UPDATE: (En)compass(ing) Victorian Literature (grad) (1/30/06; 3/31/06-4/1/06)
UPDATE: Submission extension deadline January 30
Call for Papers in 19th Century British Literature
"(En)compass(ing) Language: Interplay Within English Studies"
Texas Tech University, Lubbock, TX
March 31st through April 1st
Sponsored by: Texas Tech University's Graduate English Society
Co-Chairs: Brandon Hernsberger and Elizabeth Porter
Address: GES Conference
Texas Tech University
Department of English, Box 43091
Lubbock, Texas 79409-3091
The Literature Area chair Quentin Vieregge (quentin.vieregge_at_ttu.edu)
welcomes proposals of about 250-words from graduate students addressing 19th Century British Literature:
We encourage abstracts discussing the Victorian novel, either single or multiple works. Many different historical, cultural, and social constraints were beginning to lift at this time, producing growing anxieties between previously stable institutions of legal, political, and social bodies; ideally, papers submitted for this panel should reflect these anxieties. Papers discussing under-represented connections to the literature of the time (such as, but not limited to, gender conflicts, religious apprehensions, imperialist concerns, and psychological developments) are especially encouraged.
Deadline for submissions: January 30, 2006
The 11th Annual Graduate English Society Conference will be held March 31st-April 1st, 2006 at Texas Tech University in Lubbock, TX. The theme of this year's conference, "En(compass)ing Language: Interplay within English Studies," reminds us that the interaction between participants in the various fields of English studies produces new ideas and foundations on which to build our future research. We hope that this conference will encourage this type of camaraderie.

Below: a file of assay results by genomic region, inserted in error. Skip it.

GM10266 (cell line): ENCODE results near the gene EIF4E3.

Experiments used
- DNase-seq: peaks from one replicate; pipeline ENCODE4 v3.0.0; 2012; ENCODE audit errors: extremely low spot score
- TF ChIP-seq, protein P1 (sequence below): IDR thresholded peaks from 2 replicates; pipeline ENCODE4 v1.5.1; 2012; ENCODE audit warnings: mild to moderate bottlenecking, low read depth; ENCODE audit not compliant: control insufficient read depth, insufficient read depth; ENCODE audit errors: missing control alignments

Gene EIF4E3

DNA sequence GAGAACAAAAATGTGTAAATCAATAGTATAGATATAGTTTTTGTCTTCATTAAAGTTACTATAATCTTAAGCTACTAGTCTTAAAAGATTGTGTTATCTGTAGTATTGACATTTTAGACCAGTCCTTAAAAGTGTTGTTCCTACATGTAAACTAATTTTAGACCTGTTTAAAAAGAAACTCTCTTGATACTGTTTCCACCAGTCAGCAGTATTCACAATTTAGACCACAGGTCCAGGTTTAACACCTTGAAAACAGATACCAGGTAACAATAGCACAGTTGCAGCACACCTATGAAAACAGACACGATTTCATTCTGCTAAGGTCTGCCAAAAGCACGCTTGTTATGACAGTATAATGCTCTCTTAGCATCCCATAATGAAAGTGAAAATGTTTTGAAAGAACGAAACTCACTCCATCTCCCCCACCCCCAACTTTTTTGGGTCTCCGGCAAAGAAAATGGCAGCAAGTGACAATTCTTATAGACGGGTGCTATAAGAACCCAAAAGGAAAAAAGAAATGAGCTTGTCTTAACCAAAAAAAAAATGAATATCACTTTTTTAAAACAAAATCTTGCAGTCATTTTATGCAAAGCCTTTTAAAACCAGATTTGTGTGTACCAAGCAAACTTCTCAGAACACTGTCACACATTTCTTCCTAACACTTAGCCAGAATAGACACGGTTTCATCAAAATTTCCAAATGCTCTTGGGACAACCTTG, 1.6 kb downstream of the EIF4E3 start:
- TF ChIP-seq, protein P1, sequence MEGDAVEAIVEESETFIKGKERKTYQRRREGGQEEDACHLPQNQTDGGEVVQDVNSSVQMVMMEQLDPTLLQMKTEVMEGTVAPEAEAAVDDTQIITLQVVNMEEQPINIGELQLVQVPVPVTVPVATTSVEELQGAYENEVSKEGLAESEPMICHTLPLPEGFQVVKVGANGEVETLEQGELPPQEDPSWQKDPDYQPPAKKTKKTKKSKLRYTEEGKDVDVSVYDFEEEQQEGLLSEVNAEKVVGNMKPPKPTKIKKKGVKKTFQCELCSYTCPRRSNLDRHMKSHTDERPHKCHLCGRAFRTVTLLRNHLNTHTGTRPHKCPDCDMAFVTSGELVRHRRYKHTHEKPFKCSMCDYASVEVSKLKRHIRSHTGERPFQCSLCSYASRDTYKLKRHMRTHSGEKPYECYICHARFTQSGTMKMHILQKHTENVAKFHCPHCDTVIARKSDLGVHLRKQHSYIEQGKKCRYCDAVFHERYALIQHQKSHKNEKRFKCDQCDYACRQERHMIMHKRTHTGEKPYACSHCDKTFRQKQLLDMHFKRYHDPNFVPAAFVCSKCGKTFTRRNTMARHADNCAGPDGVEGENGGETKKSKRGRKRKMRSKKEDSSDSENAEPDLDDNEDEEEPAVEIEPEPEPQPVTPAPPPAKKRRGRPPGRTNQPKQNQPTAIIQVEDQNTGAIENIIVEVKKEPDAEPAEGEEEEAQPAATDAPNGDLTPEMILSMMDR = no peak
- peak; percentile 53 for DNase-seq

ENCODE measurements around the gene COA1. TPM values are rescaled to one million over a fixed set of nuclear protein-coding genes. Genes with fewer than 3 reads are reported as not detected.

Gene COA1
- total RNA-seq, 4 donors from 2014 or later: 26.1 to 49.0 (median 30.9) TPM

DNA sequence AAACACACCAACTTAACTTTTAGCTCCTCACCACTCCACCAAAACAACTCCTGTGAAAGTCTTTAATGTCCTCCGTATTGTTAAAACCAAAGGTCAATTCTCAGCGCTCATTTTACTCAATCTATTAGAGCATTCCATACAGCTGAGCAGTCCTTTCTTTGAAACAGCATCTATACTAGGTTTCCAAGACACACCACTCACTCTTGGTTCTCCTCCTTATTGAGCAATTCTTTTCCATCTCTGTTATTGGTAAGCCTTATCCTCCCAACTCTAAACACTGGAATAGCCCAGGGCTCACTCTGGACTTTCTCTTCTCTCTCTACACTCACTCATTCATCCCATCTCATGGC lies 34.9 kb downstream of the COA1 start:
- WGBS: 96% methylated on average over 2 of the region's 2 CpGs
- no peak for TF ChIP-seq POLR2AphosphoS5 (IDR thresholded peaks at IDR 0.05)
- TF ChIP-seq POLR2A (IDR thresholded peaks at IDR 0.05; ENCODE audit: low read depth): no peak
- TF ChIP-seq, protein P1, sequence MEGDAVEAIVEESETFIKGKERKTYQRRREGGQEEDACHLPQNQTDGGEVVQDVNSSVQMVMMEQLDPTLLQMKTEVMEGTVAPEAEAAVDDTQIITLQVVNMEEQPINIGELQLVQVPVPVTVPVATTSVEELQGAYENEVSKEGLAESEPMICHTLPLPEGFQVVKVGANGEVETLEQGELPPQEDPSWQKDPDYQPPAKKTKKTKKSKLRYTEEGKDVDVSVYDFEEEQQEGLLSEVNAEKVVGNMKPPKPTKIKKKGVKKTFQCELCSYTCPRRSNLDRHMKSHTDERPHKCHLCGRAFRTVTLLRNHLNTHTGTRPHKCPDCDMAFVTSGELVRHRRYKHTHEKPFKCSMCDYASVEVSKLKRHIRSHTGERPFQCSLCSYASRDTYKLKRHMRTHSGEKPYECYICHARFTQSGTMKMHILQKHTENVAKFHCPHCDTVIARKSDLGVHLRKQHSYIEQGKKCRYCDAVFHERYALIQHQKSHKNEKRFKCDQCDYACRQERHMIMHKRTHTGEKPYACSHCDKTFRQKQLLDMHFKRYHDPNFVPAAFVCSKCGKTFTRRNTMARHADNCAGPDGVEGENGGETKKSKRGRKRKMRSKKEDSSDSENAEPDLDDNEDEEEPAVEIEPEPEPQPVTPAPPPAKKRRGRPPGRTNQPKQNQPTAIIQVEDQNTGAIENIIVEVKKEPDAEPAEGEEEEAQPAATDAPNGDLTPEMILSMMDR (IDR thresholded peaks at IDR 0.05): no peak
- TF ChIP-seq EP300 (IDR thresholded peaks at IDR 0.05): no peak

We are please to welcome Dr. Thomas Nunnally of Auburn University as keynote speaker. Dr. Nunnally is co-editor of From the Gulf States and Beyond: The Legacy of Lee Pederson and LAGS and Language Variety in the South Revisited as well as articles and essays related to the study of sociolinguistic forces behind dialect change and lexical change. The keynote speech will be delivered Saturday, April 1st at noon and will be followed by a question and answer session.
The Texas Tech GES Conference has been pleased to welcome students from throughout the United States, as well as countries abroad. We are looking forward to sharing research and fostering discussion among students. Lodging and registration details will be available on the GES Conference website.
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or write Jennifer Higginbotham: higginbj_at_english.upenn.edu
Received on Sat Jan 07 2006 - 11:15:10 EST